Non-existent books

Two books on arthropods have set standards for me that in a sense inspire but also cause despair. These are the “For Love of Insects” by the great Thomas Eisner and “Evolution of the Insects” by Grimaldi and Engel. If I were to live long enough, production of analogs of these works would mean that the janma has been completed as a Hindu’s would say. But each of these has its own challenges: An Eisnerian tome implies the ability to write engaging prose in some language, which given my relatively under-developed faculty of language, seems a daunting climb. Grimaldi and Engel’s volume is characterized by the clarity of illustrations – something I believe to be essential for any biological work. The illustrations here are not only beautiful but also clear. Recently Holtz and Rey produced a comprehensive book on the Dinosauria. This book while having pretty pictures is not necessarily matched by clarity of the scientific illustrations, like those seen in Paul’s works on dinosaurs. Who will be my illustrator, especially given my aesthetic obsessions? In any case, Grimaldi and Engel is a good model for my own imagined tome, because it too would deal with evolution and abound in phylogenetic depictions and illustrations of the diversity of the objects of my life’s study. A book I realized should inspire at first sight – just like a strI with the right endowments can instantly inspire kAma even in a self-controlled man. However, unlike the majority of such strI-s who turn into rAkShasI-s upon saMyoga, the book upon samyoga should inspire even greater thoughts. This is precisely what these two entomological tomes achieve.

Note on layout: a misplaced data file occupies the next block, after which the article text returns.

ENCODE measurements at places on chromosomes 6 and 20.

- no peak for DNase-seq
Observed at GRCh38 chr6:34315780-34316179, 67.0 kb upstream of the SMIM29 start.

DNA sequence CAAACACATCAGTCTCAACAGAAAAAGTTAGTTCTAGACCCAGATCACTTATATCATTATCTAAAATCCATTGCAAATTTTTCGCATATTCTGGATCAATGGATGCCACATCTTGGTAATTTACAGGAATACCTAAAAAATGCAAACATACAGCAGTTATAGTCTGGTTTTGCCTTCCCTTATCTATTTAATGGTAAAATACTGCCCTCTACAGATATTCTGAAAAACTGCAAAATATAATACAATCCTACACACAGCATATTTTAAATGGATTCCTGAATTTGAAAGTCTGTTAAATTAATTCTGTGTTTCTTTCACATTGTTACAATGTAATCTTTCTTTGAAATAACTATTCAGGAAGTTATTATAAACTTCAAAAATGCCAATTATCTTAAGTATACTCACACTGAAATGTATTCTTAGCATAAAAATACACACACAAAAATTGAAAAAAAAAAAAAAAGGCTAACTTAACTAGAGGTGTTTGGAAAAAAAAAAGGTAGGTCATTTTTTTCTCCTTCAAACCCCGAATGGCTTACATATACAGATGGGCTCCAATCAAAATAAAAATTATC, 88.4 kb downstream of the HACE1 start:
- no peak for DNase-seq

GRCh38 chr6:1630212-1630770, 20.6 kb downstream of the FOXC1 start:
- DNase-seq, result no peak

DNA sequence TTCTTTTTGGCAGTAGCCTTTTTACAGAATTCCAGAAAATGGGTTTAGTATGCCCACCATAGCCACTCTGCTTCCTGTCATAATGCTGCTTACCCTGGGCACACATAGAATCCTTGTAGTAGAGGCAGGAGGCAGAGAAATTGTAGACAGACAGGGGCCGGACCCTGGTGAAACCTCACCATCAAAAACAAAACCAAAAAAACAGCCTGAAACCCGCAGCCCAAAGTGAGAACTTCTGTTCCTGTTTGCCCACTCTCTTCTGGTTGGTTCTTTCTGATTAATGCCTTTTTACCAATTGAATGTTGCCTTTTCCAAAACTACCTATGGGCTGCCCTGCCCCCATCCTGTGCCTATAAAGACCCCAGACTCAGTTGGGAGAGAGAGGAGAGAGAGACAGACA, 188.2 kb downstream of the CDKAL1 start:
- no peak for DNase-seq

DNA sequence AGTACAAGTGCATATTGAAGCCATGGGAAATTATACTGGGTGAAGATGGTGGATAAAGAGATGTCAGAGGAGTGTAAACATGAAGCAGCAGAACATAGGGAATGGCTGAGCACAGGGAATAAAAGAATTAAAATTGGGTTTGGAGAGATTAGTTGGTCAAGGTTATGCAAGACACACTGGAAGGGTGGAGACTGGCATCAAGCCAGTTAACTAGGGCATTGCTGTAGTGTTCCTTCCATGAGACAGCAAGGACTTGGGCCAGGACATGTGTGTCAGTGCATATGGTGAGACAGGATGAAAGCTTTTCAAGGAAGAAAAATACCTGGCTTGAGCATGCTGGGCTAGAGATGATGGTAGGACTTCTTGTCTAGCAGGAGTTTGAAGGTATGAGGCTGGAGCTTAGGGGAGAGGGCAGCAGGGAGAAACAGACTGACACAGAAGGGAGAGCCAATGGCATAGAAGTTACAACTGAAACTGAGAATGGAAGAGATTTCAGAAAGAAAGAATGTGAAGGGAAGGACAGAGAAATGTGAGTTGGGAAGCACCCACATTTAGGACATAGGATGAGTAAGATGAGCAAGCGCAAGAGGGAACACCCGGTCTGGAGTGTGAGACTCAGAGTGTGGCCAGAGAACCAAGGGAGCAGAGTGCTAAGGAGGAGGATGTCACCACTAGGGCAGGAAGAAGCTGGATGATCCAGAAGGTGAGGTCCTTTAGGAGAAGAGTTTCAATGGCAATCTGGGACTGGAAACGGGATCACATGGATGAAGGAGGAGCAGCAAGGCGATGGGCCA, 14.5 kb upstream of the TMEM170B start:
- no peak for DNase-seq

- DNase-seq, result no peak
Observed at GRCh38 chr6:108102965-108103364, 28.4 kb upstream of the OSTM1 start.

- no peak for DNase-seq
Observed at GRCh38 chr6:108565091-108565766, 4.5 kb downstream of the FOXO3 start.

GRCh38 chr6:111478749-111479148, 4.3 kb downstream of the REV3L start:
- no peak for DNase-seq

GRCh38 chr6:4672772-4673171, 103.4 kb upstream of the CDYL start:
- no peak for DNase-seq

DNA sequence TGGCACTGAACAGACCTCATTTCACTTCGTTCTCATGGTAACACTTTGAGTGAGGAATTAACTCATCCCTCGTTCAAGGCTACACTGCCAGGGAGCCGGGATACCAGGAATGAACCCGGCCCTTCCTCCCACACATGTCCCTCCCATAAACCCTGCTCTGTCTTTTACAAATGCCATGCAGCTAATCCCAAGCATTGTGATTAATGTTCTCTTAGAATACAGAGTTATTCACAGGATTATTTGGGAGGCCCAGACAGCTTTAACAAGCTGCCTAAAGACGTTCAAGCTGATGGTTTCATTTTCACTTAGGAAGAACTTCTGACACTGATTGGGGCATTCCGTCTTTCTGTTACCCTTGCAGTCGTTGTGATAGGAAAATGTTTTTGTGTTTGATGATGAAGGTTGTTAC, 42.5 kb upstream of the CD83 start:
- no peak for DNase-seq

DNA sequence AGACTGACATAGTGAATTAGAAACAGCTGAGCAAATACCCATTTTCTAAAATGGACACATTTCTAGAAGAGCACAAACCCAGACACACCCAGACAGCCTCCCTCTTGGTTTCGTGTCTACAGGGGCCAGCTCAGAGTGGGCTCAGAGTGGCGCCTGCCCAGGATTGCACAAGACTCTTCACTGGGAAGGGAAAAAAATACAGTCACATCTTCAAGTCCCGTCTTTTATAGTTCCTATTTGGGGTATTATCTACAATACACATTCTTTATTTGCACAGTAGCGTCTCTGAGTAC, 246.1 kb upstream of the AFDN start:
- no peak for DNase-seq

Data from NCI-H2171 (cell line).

Of course that is not all – there is also the wish that we produce a work on the evolution of the mantra shAstra. For this there is no model yet. However, scanning publications on Sanskritic material over the ages good ideas and standards that are worthy of emulation come up: 1) The sthAlipAka by Kolhatkar and Tachikawa, following the model of Staal’s first volume of agni, and the yaj~na pAtra-s produced by the Tilak vaidika saMshodana maNDala (good model) in the city of my youth are models for depicting actual rites and ritual material photographically. H.G. Ranade’s glossary of the shrauta ritual is also a decent model for the glossary at the end of the book. 2) The works on tantric texts, like the dissertation publications of S.Vasudeva and E.English are good models in terms of presentation. The former sets high standards technical soundness, which would be hard to achieve for most. The latter does a good job at illustrating mantra-deities (as an aside I would recommend E.English’s work on the nAstika tantra-s for I was surprised to see that it discusses vilAsinI in the nAstika tantrika tradition. That account can be compared with my own study of the same presented here). Illustrations are very important even here in the proposed tome on the mantra-shAstra – one needs a good artist to produce images of the mantra deities, yantra-s and mudra-s. A pop book “The tantric way” by Mookherji and Khanna has good illustrations but is pretty unsound in its text.

How can all this be achieved? This was the question we kept pondering about.

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